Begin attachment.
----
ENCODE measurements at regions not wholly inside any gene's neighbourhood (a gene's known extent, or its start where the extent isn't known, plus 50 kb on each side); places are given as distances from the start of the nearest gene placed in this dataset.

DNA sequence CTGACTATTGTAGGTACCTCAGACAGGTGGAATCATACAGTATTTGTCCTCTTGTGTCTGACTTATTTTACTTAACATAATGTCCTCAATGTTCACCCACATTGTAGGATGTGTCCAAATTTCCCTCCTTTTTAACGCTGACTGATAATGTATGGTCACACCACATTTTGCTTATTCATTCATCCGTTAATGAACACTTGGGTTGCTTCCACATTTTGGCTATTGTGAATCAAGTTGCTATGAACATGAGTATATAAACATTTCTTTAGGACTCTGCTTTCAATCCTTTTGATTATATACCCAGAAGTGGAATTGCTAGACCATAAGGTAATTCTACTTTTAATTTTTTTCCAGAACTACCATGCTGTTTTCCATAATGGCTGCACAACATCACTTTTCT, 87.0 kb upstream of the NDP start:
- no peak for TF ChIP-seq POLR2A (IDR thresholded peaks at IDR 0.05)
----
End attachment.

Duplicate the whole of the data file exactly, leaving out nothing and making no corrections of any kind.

ENCODE measurements at regions not wholly inside any gene's neighbourhood (a gene's known extent, or its start where the extent isn't known, plus 50 kb on each side); places are given as distances from the start of the nearest gene placed in this dataset.

DNA sequence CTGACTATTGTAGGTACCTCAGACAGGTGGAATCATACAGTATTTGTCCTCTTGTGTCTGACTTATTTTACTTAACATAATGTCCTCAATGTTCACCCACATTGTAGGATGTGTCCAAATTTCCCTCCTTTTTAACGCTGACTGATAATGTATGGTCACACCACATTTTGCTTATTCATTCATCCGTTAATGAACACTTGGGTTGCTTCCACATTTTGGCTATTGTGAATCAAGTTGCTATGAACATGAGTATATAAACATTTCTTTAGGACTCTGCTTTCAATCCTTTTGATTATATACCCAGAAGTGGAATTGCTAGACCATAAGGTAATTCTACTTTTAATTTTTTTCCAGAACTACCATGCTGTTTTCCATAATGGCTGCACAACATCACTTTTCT, 87.0 kb upstream of the NDP start:
- no peak for TF ChIP-seq POLR2A (IDR thresholded peaks at IDR 0.05)